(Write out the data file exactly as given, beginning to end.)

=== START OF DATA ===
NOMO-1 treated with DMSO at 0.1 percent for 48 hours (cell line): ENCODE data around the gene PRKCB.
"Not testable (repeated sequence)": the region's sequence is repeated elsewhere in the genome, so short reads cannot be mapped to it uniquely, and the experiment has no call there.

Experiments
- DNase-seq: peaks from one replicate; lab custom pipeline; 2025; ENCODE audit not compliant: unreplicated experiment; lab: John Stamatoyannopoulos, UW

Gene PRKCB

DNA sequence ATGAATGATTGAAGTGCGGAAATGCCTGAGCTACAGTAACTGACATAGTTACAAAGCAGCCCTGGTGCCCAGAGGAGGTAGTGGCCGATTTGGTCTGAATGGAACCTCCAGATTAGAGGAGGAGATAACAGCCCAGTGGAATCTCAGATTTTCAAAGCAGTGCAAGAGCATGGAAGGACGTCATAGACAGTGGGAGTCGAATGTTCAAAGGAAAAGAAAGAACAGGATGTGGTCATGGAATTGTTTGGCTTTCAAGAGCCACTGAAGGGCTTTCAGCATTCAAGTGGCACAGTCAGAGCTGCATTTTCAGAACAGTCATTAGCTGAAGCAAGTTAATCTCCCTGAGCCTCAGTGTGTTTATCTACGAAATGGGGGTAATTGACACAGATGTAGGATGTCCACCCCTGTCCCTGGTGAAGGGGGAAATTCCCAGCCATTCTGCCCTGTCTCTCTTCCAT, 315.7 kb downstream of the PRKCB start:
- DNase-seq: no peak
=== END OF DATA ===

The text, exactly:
NOMO-1 treated with DMSO at 0.1 percent for 48 hours (cell line): ENCODE data around the gene PRKCB.
"Not testable (repeated sequence)": the region's sequence is repeated elsewhere in the genome, so short reads cannot be mapped to it uniquely, and the experiment has no call there.

Experiments
- DNase-seq: peaks from one replicate; lab custom pipeline; 2025; ENCODE audit not compliant: unreplicated experiment; lab: John Stamatoyannopoulos, UW

Gene PRKCB

DNA sequence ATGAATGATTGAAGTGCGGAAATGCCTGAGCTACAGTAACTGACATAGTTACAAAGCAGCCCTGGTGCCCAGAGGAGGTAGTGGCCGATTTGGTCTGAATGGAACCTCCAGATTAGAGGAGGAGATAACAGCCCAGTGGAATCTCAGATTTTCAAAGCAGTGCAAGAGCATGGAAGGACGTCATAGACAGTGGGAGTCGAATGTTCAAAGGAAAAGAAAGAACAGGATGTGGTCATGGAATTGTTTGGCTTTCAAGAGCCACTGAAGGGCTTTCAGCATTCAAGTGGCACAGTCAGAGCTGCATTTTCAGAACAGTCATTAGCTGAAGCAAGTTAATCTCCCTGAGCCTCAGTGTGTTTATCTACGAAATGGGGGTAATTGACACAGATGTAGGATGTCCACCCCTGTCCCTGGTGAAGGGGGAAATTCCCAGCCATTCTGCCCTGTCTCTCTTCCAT, 315.7 kb downstream of the PRKCB start:
- DNase-seq: no peak